Meteorological support in environmental emergencies

Part of Environment Canada's role is to provide expert advice for the preparation, response and recovery from many types of environmental emergencies. This is done through our Environmental Emergencies Program. 

Environment Canada's Meteorological Service actively supports this program through its Storm Prediction Centres, by offering real-time advice on current and forecast weather conditions at the site of an environmental emergency.

In addition to this, the Environmental Emergency Response Section (EERS) of Environment Canada offers specialized advice and sophisticated modeling in order to track hazardous material that ends up in the air. These emergencies can range from accidental spills of hazardous materials at chemical plants, to volcanic eruptions or nuclear incidents. The wind plays an important role in trying to track the movement of the material as it travels in the atmosphere, as well as how much of it may fall to the ground (this is known as ground deposition).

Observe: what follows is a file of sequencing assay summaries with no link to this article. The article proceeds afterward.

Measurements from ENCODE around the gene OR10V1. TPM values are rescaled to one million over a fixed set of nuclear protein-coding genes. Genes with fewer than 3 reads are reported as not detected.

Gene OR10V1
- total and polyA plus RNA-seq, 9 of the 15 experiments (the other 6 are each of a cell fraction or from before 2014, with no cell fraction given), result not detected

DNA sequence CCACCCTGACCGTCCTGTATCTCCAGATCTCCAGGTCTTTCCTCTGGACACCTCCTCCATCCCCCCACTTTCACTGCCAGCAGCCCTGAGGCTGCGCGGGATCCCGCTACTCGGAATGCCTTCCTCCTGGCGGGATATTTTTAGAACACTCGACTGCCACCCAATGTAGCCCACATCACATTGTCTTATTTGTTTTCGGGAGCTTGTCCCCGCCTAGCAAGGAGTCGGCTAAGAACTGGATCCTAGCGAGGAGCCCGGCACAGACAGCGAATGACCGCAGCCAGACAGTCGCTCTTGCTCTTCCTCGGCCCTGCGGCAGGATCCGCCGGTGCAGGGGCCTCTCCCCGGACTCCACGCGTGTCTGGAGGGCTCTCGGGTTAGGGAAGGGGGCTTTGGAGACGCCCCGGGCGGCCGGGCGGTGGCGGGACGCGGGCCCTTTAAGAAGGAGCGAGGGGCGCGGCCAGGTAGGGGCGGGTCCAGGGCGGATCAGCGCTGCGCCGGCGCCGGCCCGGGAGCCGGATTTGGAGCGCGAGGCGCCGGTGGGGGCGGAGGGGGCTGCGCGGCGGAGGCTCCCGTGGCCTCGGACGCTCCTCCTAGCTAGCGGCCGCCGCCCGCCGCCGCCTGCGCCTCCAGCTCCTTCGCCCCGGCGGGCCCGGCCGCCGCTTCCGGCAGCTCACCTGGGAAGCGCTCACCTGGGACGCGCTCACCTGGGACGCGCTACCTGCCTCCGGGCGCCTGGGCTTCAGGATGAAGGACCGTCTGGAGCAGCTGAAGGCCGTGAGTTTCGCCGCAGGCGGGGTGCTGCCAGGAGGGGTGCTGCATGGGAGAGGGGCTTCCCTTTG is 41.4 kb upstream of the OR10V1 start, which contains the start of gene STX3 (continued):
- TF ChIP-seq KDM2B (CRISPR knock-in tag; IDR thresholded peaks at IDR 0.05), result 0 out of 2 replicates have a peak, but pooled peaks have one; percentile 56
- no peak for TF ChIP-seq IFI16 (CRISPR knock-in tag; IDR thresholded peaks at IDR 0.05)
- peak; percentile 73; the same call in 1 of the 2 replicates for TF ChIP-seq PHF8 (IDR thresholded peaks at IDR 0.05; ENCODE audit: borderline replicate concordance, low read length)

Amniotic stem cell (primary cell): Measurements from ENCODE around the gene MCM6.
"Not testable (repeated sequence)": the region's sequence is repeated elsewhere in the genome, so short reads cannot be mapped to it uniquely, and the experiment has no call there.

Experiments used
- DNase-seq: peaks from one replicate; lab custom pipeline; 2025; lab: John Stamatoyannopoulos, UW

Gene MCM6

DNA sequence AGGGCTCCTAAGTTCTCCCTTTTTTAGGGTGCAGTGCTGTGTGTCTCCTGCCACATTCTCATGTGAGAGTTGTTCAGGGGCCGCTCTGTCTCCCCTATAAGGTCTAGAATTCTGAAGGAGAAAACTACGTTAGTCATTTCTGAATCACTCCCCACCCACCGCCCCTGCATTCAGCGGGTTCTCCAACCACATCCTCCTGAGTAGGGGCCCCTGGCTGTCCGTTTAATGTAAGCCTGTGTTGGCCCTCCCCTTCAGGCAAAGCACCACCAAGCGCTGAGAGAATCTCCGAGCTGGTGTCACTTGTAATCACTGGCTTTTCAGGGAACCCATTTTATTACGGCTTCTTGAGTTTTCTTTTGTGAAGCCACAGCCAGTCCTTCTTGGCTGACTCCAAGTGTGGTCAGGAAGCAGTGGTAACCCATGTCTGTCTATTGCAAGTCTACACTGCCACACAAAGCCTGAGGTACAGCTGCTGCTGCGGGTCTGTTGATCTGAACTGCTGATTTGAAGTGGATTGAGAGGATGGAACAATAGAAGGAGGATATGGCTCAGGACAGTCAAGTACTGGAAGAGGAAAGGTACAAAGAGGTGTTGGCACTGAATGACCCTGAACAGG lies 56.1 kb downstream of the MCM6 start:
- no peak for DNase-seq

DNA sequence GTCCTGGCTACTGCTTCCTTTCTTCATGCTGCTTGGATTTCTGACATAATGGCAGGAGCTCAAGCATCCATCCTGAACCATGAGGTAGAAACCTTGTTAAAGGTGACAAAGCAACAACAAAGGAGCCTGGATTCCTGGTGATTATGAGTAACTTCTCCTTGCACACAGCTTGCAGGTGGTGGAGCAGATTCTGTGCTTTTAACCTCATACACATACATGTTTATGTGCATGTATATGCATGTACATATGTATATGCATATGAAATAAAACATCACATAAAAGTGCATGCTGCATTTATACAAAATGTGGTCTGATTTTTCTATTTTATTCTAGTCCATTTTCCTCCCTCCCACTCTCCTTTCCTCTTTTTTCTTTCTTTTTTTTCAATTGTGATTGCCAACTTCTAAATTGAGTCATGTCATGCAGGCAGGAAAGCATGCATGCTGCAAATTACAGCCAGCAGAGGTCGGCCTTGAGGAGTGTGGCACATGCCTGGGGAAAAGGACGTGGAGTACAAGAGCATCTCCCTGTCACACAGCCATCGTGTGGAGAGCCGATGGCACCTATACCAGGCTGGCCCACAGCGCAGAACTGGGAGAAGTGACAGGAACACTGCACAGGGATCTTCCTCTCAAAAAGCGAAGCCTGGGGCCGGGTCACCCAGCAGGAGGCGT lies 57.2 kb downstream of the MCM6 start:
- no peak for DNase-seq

Knowing how hazardous material will move through the air can be critical information for local authorities. This allows them to make appropriate decisions in response to incidents. The modeling and advisory services offered by the EERS are also provided at the national and international levels.

For a more detailed explanation of these services, please visit Environment Canada’s Environmental Emergency Response Section.

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